What It’s About
The Coen Brothers have created a breezy Hollywood farce for their 17th film, “Hail, Caesar!” This take on the Golden Age shines when it’s silly but becomes unwieldy with multiple storylines.
Co-writers and directors Joel and Ethan Coen present a pastiche of movie genres that were a staple of the old studio system: the Busby Berkeley-style aquatic pictures, corny westerns with a singing cowboy, splashy musicals with a dancing star, sophisticated drawing-room romantic comedies, and the swaggering sword-and-sandal Biblical spectacles.
Those sequences are the high points, shot handsomely by cinematographer Roger Deakins, with dazzling production design work by Jess Gonchor.
This inside look at how they made these old films is bolstered by a terrific cast, but some marquee names are short-shrifted.
Josh Brolin ("No Country for Old Men" is a sturdy anchor as Eddie Mannix, a studio “fixer” who puts out fires and makes sure the stars maintain their wholesome images and don’t get bad press from the powerful columnists, sisters Thora and Thessaly Tacker (Tilda Swinton).
The character names are inspired. George Clooney, in goofy “Burn After Reading” and “Oh Brother, Where Art Thou?” mode, has a fun time as hunky, dim-witted actor Baird Whitlock, who is kidnapped by a shady group of Communists called The Future. This is where the plot gets a tad murky.
Whitlock is apprehended while making the movie “Hail, Caesar! The Tale of the Christ” and spends the entire time in his Centurion garb. Clooney’s comic timing is impeccable, and when he’s instructed to “Squint,” he makes the most of the moment.
Also showing his flair for comedy is the brilliant Ralph Fiennes (“The Grand Budapest Hotel”) as haughty British director Laurence Laurentz, whose scene coaching the star cowboy (Alden Ehrenreich, sorely miscast in a cosmopolitan drawing-room film), is the movie’s best.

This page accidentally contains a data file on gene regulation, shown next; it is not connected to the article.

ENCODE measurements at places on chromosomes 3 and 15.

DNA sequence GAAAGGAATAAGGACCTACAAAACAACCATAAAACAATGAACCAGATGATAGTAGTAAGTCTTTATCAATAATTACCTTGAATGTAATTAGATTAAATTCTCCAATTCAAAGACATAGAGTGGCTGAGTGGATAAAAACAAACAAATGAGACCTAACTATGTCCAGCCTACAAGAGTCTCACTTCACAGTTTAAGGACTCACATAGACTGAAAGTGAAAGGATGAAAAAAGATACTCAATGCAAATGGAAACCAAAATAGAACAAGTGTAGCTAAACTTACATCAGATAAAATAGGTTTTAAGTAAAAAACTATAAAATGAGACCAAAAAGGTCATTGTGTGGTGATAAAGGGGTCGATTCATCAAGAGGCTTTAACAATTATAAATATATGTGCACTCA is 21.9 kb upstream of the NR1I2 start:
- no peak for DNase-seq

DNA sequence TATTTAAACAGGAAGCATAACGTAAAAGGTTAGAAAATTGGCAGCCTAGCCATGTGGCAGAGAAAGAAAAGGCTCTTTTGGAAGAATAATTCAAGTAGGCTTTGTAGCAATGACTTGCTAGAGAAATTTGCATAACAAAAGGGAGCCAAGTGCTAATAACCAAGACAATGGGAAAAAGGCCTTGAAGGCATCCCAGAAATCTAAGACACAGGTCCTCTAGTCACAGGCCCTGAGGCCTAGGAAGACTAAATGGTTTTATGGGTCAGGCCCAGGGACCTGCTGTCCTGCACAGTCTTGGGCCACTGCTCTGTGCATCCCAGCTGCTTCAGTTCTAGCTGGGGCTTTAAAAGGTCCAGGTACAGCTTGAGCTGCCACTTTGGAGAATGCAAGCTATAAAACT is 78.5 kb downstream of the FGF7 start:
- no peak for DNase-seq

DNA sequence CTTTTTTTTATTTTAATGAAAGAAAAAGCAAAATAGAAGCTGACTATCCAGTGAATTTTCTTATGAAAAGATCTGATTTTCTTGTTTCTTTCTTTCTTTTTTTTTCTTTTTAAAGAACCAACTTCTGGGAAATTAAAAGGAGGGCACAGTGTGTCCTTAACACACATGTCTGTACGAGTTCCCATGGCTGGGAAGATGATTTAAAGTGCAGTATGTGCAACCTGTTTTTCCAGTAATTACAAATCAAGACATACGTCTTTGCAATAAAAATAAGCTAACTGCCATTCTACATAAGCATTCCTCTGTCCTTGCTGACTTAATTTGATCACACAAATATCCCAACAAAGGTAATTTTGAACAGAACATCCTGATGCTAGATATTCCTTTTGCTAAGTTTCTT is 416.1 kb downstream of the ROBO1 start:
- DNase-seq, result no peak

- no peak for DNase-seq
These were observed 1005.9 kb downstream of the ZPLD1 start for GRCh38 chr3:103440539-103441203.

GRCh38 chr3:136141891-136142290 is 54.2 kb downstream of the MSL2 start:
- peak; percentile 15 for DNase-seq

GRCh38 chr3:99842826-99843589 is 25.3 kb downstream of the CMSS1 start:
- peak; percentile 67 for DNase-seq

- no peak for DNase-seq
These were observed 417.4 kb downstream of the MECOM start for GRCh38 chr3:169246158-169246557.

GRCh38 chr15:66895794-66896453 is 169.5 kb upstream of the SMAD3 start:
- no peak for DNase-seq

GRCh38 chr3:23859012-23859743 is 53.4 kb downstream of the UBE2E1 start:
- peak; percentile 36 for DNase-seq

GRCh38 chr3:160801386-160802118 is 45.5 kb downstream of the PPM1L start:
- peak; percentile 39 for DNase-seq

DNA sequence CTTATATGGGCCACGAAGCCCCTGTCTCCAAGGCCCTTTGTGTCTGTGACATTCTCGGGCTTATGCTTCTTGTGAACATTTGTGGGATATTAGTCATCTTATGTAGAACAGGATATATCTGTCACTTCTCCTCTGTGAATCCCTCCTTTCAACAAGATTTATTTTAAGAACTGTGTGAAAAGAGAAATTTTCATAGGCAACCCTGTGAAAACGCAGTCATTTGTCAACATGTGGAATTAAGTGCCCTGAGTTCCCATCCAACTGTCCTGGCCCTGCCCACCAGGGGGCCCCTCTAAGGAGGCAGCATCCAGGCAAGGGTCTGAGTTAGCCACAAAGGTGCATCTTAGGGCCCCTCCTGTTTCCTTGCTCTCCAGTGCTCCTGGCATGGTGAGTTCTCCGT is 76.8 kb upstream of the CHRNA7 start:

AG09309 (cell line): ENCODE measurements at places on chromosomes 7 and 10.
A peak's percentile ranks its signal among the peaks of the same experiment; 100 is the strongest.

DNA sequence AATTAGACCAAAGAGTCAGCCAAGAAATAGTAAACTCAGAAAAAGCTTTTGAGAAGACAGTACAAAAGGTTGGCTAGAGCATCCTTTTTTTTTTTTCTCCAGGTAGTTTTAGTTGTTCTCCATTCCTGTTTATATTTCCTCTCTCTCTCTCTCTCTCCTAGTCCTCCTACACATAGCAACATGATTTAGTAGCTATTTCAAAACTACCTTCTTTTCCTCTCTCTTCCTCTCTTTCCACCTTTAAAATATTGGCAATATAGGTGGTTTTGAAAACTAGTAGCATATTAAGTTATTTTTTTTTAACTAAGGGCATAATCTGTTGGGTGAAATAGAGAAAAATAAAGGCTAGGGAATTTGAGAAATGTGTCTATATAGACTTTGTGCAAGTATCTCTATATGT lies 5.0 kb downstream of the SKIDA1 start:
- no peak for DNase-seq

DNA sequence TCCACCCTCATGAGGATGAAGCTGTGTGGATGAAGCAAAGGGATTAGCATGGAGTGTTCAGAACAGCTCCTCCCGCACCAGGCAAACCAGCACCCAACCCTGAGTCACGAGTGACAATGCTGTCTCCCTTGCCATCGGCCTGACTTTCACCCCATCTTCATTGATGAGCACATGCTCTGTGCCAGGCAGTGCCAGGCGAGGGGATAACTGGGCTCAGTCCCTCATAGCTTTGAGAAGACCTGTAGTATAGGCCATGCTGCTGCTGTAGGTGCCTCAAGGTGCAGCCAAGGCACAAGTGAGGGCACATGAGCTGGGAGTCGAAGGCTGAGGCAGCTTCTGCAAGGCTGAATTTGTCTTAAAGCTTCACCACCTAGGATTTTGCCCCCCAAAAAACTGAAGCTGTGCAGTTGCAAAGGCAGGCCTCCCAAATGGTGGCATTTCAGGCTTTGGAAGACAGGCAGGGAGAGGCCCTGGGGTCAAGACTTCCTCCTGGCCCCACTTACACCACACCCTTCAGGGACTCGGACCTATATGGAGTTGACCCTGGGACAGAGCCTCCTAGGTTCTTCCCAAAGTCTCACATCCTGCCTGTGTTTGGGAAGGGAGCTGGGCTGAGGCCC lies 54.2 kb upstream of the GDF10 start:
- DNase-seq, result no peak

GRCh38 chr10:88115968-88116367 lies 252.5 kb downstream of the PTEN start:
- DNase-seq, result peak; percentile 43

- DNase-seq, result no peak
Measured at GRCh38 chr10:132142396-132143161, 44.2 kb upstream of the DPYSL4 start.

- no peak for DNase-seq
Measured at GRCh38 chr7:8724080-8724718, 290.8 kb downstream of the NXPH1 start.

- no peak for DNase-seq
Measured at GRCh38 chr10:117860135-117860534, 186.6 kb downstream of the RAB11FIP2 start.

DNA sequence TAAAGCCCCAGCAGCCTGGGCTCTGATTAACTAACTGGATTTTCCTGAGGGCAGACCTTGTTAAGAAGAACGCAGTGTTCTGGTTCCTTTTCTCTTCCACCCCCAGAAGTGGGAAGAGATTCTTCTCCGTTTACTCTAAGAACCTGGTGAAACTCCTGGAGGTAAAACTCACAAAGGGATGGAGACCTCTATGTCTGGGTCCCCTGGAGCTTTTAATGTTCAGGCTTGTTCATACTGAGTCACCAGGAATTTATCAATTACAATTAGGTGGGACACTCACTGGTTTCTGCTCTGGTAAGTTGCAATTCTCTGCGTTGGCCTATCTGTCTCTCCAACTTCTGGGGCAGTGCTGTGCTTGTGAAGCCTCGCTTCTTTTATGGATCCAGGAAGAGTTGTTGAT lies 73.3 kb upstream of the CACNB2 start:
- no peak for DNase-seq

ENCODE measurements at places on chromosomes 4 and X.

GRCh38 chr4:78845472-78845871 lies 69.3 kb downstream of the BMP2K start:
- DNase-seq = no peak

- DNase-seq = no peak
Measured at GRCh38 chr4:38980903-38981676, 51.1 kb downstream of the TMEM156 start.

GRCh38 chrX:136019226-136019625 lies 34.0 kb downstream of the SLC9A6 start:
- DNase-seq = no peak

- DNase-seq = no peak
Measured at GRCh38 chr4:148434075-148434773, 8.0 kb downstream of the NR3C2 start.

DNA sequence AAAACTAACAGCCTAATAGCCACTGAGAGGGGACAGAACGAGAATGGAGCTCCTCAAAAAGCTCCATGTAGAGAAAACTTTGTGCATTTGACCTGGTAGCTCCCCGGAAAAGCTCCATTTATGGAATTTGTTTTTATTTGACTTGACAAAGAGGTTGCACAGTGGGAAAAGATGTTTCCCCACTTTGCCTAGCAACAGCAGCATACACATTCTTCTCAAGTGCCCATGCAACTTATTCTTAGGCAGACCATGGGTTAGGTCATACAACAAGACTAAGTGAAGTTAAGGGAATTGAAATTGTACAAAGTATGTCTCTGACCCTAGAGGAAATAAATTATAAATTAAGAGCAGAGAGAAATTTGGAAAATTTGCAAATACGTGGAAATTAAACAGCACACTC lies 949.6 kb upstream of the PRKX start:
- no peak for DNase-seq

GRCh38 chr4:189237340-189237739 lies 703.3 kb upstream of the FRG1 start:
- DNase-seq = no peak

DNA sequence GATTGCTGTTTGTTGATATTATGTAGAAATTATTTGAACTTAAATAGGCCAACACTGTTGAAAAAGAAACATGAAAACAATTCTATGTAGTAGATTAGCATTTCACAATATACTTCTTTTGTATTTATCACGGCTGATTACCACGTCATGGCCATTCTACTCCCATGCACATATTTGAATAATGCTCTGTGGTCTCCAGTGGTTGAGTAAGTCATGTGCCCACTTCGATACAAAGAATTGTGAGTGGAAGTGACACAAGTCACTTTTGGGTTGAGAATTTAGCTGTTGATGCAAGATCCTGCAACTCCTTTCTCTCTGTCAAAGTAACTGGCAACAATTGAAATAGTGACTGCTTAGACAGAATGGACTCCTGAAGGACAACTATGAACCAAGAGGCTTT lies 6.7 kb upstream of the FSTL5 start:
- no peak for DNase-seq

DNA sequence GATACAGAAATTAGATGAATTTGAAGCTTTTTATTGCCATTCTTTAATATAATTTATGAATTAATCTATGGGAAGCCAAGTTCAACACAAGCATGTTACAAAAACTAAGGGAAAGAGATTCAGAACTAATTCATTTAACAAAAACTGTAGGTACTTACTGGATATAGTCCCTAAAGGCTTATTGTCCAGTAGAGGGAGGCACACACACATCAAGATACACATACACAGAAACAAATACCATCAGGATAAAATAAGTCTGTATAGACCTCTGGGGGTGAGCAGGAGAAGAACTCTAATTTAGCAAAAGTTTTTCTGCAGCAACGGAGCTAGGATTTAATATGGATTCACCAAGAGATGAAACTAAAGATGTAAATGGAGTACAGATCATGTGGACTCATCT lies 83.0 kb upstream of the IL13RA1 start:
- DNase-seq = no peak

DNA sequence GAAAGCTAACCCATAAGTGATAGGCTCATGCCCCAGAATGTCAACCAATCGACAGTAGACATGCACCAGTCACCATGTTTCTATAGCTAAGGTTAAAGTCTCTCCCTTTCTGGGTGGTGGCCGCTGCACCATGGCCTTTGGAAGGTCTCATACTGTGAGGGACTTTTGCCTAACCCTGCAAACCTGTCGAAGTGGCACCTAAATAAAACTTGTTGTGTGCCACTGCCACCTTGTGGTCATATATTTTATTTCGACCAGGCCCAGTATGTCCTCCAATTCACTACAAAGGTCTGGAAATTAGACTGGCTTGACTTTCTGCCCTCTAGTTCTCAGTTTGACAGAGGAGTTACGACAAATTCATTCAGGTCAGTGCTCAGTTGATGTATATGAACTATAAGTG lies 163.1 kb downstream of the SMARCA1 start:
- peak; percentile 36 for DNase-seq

Ehrenreich (“Blue Jasmine”) is a standout as Hobie Doyle, a genial hayseed plucked from the rodeo and groomed as a Gene Autry-type actor.
Channing Tatum (“Magic Mike”) shows off his musical skills as the Gene Kelly-like star, while Scarlett Johannson (“The Avengers”) as a scandal-prone Esther Williams-esque bathing beauty with a coarse demeanor has limited scenes. Jonah Hill is just a blip in the story, too.
The glamorous movie business is the draw, while a fine stable of actors entertain, providing the typical quirky elements you expect in a Coen Brothers movie, although this is one of their lighter exercises.
What Doesn’t Work
It’s as if they put a day’s Turner Classic Movies line-up in a blender with a Mad Magazine, and that’s the blueprint. The direction is unclear, the storylines are too sprawling, and mishmash in tone doesn’t help.
However, the film has some very good moments. It’s mostly fluff, but that can be fun. Coen Brothers movies are much anticipated by film buffs, but this isn’t in the exceptional vein of the revered “Fargo,” “The Big Lebowski” or “Raising Arizona.”
Where art thou going with this one, Joel and Ethan?
- Directors: Joel and Ethan Coen
- Starring: George Clooney, Josh Brolin, Scarlett Johansson, Channing Tatum, Jonah Hill, Ralph Fiennes, Frances McDormand, and Alden Ehrenreich
- Rated PG-13 (language, violence and sensuality)
- 100 minutes